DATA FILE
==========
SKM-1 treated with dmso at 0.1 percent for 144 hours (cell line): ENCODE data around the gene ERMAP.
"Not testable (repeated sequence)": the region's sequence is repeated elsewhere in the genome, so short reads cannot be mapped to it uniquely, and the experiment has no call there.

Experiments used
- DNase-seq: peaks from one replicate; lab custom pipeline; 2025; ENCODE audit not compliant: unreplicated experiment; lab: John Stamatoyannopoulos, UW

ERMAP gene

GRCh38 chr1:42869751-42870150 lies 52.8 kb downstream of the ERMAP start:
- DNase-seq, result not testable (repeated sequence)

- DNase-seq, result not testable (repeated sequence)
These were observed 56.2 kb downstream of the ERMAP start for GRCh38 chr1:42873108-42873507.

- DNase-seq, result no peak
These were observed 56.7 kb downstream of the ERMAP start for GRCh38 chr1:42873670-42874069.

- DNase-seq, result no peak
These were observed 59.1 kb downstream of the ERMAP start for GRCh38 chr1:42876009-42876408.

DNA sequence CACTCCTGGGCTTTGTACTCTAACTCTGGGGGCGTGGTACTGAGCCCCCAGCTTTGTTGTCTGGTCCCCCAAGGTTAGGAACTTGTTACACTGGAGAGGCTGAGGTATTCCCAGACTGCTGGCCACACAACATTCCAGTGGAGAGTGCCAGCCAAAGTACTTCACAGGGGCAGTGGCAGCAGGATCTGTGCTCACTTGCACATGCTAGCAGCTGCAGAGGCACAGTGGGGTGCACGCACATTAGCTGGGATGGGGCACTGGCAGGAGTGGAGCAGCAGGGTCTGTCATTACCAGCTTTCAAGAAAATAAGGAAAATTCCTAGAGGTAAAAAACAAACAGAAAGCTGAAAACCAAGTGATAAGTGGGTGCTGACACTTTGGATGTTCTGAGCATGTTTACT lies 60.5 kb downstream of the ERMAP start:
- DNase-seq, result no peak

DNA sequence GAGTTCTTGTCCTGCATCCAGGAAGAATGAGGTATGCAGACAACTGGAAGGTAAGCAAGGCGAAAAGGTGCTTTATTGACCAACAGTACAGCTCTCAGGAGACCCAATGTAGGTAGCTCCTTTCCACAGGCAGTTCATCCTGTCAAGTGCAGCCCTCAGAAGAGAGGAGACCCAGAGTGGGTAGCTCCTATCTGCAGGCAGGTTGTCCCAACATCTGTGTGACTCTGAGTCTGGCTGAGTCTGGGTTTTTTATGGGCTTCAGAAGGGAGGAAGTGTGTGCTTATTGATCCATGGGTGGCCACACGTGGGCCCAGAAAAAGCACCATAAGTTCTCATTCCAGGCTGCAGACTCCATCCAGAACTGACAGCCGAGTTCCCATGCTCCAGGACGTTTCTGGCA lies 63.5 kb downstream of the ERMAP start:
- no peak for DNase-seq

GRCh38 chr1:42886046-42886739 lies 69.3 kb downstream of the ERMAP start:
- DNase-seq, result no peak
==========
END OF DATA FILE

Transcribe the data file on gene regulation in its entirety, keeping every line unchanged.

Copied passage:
SKM-1 treated with dmso at 0.1 percent for 144 hours (cell line): ENCODE data around the gene ERMAP.
"Not testable (repeated sequence)": the region's sequence is repeated elsewhere in the genome, so short reads cannot be mapped to it uniquely, and the experiment has no call there.

Experiments used
- DNase-seq: peaks from one replicate; lab custom pipeline; 2025; ENCODE audit not compliant: unreplicated experiment; lab: John Stamatoyannopoulos, UW

ERMAP gene

GRCh38 chr1:42869751-42870150 lies 52.8 kb downstream of the ERMAP start:
- DNase-seq, result not testable (repeated sequence)

- DNase-seq, result not testable (repeated sequence)
These were observed 56.2 kb downstream of the ERMAP start for GRCh38 chr1:42873108-42873507.

- DNase-seq, result no peak
These were observed 56.7 kb downstream of the ERMAP start for GRCh38 chr1:42873670-42874069.

- DNase-seq, result no peak
These were observed 59.1 kb downstream of the ERMAP start for GRCh38 chr1:42876009-42876408.

DNA sequence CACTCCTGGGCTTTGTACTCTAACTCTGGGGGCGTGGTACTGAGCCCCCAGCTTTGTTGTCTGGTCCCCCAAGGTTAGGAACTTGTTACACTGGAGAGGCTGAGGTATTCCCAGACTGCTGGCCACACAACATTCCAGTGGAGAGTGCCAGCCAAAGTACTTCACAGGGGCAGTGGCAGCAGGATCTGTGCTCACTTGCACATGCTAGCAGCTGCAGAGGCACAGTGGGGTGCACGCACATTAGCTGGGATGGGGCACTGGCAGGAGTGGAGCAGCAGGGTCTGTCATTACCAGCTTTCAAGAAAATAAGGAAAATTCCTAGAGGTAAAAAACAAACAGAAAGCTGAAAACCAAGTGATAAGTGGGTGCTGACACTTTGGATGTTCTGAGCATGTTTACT lies 60.5 kb downstream of the ERMAP start:
- DNase-seq, result no peak

DNA sequence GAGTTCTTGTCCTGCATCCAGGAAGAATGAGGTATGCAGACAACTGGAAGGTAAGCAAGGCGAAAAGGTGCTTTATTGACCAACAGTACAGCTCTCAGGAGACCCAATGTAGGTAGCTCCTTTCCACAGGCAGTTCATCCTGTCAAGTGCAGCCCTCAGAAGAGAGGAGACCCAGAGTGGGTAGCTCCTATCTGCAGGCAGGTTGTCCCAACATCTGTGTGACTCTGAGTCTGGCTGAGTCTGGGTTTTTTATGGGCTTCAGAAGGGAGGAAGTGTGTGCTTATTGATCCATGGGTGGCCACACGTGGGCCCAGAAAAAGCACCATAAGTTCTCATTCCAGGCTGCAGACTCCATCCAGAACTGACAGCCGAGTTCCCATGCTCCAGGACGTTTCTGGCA lies 63.5 kb downstream of the ERMAP start:
- no peak for DNase-seq

GRCh38 chr1:42886046-42886739 lies 69.3 kb downstream of the ERMAP start:
- DNase-seq, result no peak